Vast majority in Northern Ireland back Sunak’s Brexit deal

Rishi Sunak faced a rebellion from some of his backbenchers, but his deal was passed - Jordan Pettitt/PA
Rishi Sunak faced a rebellion from some of his backbenchers, but his deal was passed - Jordan Pettitt/PA

Almost three times as many people in Northern Ireland support Rishi Sunak’s new Brexit deal as oppose it, a new poll has found.

The survey, published ahead of a crucial vote in Westminster on Wednesday, revealed 45 per cent of those polled backed the Windsor Framework.

Just 16.9 per cent rejected the new deal outright, while about one third responding to the poll by The Irish News and the Institute of Irish Studies at the University of Liverpool, neither opposed or rejected it.

The poll included more than one in five (22.8 per cent) DUP voters saying they were opposed.

Mr Sunak had faced a rebellion from some of his backbenchers in Wednesday’s vote on the “Stormont brake” , but it was backed by 515 to 29, a majority of 486.

The Northern Ireland Protocol deal with the EU was struck in February after years of discord between Brussels and London.

The DUP pulled out of the Northern Ireland Assembly over the Irish Sea border, which it says drives a wedge between the province and the rest of the UK. It has maintained a year-long boycott of Stormont, which it has said will only end if the new deal meets its conditions.

The party’s eight MPs had said they would vote against the deal and demand further changes to the agreement, which Mr Sunak ruled out.

However, the poll, which was conducted from March 3 to 14, showed that some unionists are in favour of the Windsor Framework.

The DUP is the largest unionist party in Northern Ireland and the second largest in the country after elections in May were won by Sinn Fein for the first time.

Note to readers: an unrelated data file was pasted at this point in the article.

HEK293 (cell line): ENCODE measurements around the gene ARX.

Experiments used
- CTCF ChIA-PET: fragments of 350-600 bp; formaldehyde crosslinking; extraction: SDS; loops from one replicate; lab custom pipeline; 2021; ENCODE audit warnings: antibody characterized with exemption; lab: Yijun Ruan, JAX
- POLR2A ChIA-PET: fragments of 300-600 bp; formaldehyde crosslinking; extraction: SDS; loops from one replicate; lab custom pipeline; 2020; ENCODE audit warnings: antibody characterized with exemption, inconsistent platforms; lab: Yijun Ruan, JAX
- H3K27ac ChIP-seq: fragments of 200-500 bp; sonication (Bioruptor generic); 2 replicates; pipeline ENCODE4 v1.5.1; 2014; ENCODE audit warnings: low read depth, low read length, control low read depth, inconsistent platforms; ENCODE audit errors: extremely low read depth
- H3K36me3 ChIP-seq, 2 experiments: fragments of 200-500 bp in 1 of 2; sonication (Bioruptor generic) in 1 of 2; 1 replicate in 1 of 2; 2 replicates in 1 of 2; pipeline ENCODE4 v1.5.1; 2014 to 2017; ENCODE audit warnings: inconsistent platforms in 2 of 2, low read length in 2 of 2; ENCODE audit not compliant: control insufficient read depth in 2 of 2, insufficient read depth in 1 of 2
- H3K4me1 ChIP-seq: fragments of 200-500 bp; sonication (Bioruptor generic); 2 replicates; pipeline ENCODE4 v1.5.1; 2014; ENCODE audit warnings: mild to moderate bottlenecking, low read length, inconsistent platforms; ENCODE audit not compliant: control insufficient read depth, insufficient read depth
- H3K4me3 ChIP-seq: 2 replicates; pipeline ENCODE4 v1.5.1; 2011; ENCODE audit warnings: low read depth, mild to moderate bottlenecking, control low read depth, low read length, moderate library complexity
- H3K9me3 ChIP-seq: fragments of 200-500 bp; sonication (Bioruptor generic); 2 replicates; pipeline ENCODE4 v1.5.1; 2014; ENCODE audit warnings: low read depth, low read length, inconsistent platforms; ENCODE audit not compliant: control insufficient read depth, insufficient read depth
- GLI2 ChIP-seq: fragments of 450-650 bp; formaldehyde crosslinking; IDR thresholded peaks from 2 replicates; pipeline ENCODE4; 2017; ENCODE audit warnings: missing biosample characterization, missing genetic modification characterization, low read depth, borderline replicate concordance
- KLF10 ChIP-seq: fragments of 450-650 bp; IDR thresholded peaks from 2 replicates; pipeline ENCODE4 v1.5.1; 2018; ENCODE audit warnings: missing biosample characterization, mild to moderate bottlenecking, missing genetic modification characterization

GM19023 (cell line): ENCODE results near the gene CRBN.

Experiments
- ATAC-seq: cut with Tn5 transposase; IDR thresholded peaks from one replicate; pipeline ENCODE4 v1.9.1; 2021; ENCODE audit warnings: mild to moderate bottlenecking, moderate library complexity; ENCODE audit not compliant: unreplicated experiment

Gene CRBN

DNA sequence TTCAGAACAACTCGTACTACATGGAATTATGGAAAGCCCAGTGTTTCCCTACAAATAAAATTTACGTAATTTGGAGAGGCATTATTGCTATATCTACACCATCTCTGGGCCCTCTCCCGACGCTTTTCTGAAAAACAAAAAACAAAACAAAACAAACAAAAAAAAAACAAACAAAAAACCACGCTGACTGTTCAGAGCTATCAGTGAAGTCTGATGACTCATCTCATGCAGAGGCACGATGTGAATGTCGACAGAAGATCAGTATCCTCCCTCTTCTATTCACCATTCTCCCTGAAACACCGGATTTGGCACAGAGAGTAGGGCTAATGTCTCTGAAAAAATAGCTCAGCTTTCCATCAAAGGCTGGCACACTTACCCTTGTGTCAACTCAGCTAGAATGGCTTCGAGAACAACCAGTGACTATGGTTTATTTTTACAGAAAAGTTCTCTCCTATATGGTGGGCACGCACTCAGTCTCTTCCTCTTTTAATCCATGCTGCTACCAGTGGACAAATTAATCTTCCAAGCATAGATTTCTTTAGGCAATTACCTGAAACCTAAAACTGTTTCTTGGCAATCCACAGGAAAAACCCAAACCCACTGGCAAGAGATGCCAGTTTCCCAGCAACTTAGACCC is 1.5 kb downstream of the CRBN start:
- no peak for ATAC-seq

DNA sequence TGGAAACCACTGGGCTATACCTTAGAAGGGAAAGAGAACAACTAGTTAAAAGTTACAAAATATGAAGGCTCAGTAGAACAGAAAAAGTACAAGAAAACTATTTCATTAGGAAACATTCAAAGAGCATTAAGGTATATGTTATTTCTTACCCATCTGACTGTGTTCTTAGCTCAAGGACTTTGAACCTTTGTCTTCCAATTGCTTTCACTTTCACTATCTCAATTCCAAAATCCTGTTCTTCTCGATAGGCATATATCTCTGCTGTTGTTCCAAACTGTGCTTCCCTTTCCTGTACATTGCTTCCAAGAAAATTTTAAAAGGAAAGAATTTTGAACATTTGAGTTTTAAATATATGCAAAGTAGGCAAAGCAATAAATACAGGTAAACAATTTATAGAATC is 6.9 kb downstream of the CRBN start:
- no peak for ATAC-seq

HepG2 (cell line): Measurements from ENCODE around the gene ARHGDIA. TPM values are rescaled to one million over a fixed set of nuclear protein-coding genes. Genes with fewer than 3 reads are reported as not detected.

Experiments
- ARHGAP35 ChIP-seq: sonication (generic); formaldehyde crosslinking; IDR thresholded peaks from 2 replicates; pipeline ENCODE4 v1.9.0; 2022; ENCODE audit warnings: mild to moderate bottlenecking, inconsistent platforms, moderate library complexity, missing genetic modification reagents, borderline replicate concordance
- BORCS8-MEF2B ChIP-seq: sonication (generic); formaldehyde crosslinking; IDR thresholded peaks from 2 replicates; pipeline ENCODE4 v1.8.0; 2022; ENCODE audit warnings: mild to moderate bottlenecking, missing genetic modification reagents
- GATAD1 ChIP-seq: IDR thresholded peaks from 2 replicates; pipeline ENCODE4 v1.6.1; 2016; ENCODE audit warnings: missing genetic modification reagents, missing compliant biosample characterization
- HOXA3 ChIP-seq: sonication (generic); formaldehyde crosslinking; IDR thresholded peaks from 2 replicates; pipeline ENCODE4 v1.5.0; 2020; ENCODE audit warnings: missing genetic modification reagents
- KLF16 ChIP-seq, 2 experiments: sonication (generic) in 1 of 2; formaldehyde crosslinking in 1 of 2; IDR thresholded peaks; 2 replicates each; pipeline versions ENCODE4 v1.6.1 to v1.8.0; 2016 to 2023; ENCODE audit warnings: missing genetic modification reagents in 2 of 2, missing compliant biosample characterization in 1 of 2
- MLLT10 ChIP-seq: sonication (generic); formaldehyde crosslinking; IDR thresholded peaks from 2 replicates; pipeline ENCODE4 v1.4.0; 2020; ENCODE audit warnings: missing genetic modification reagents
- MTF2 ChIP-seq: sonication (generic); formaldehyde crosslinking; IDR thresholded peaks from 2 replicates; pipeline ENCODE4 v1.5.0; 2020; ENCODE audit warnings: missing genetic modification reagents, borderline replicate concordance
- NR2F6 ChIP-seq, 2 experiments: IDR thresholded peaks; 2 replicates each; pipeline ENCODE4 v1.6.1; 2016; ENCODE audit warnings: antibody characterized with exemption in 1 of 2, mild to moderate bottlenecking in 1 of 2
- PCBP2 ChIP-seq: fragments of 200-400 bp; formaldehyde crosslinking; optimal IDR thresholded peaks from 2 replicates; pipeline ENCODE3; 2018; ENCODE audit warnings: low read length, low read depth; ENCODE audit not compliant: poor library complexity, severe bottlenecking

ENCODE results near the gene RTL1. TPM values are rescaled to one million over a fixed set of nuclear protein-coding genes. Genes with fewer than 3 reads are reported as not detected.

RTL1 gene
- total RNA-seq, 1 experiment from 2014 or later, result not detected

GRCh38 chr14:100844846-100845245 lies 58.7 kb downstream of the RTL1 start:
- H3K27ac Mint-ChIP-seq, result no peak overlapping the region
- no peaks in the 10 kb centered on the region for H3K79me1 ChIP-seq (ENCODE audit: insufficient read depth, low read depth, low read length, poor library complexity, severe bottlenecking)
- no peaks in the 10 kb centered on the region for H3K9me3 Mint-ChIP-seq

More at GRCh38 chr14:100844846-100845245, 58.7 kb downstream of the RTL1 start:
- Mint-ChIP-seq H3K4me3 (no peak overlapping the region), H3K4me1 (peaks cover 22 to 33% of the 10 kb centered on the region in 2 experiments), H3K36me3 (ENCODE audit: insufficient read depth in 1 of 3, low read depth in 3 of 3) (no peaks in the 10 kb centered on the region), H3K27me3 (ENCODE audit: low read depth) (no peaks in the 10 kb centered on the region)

A little more than one in five (22.8 per cent) of DUP voters said they were opposed to the new deal, while more than a third (36 per cent) said they weren’t opposed.

A third (33 per cent) neither agreed or disagreed when they were asked if they were opposed to the Windsor Framework.

Despite that, the DUP is anxious about shedding support to the virulently anti-protocol Traditional Ulster Voice (TUV) in local elections this May if it backs the deal too soon.

Opposition to the deal is stronger among TUV supporters (54 per cent) and weaker in the moderate Ulster Unionist Party (4.8 per cent).

In all, just 15.7 per cent of unionists from all parties opposed the Windsor Framework outright, with 45.8 per cent accepting it and 28.9 per cent neither agreeing or disagreeing.

A majority of Northern Ireland’s political parties and Assembly members supported the protocol and have called on the DUP to drop its boycott of Stormont after the new deal was agreed.

Prof Peter Shirlow, the director of the Institute of Irish Studies, said TUV voters were the only group demonstrating majority opposition to the Windsor Framework. The TUV returned a single member to the Assembly in the last Stormont election, but did poach some DUP support.